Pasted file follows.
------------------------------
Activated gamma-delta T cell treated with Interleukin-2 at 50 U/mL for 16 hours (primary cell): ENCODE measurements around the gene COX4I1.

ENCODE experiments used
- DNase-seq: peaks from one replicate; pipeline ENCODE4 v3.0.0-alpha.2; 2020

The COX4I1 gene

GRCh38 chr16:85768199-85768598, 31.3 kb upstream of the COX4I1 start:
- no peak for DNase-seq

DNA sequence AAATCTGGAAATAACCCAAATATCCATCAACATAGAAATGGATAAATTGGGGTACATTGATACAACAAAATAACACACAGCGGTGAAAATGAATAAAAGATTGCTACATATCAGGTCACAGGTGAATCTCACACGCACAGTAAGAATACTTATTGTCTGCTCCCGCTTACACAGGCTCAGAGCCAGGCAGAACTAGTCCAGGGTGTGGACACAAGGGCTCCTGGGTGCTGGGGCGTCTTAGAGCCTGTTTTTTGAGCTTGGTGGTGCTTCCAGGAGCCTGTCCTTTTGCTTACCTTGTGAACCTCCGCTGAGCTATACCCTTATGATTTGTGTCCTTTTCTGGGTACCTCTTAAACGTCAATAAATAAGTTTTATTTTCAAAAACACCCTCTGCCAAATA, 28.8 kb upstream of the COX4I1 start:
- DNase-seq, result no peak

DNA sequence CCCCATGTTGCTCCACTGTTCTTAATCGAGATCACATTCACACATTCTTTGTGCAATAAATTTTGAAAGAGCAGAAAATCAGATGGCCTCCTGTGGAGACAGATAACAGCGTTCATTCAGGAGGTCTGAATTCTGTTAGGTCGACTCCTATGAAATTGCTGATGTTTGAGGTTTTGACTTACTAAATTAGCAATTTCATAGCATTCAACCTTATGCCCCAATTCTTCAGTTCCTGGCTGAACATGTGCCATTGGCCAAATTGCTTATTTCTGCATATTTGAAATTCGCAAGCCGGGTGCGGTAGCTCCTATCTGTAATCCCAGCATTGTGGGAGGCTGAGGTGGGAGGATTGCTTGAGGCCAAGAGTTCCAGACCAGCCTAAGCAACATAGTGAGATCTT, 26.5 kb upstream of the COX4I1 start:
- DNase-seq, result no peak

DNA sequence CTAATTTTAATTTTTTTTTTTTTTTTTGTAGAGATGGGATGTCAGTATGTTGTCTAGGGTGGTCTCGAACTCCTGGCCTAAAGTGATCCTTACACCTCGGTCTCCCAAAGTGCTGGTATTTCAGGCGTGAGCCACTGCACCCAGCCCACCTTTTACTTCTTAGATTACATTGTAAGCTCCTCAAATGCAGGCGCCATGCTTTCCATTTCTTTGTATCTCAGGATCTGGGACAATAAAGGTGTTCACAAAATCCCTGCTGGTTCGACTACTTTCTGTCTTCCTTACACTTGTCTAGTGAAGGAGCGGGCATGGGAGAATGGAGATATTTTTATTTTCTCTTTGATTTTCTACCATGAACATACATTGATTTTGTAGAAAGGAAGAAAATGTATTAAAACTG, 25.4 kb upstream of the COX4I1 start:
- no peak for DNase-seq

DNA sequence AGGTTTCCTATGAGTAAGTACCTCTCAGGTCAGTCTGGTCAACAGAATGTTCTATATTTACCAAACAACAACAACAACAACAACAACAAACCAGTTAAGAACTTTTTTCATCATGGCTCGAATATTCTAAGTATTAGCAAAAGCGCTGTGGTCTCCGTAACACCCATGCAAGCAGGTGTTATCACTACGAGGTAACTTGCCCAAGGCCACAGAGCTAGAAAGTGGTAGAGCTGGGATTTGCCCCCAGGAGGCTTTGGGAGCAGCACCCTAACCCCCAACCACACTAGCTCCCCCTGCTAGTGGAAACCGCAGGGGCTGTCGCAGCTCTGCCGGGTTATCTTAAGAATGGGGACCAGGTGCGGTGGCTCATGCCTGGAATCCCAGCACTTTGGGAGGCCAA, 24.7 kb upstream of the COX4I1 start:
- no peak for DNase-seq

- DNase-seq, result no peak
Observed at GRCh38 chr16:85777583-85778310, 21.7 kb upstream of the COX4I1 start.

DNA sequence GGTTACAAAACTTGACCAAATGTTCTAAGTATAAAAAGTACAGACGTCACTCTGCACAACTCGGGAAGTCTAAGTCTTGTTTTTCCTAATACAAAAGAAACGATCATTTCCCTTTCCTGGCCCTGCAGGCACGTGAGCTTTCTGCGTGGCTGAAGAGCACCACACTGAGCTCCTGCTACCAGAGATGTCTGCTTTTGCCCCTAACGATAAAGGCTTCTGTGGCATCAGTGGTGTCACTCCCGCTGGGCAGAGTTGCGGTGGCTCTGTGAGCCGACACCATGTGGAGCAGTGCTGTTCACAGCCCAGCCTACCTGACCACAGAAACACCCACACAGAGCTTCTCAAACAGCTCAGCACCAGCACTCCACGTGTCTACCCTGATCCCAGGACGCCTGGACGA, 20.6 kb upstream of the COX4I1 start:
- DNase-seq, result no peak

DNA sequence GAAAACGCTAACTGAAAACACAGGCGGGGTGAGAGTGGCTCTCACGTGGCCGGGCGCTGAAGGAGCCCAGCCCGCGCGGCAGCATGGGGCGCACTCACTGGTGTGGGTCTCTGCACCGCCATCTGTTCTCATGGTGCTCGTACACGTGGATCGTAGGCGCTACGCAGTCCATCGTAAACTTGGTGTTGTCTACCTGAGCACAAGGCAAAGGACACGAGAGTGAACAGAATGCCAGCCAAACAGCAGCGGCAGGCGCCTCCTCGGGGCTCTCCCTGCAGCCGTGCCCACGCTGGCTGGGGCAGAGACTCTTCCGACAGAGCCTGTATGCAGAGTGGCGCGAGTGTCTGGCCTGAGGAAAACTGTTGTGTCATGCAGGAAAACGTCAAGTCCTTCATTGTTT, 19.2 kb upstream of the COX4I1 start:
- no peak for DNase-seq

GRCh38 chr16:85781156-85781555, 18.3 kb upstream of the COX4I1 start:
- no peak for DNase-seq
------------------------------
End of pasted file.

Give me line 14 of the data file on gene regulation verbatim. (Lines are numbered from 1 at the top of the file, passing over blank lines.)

- no peak for DNase-seq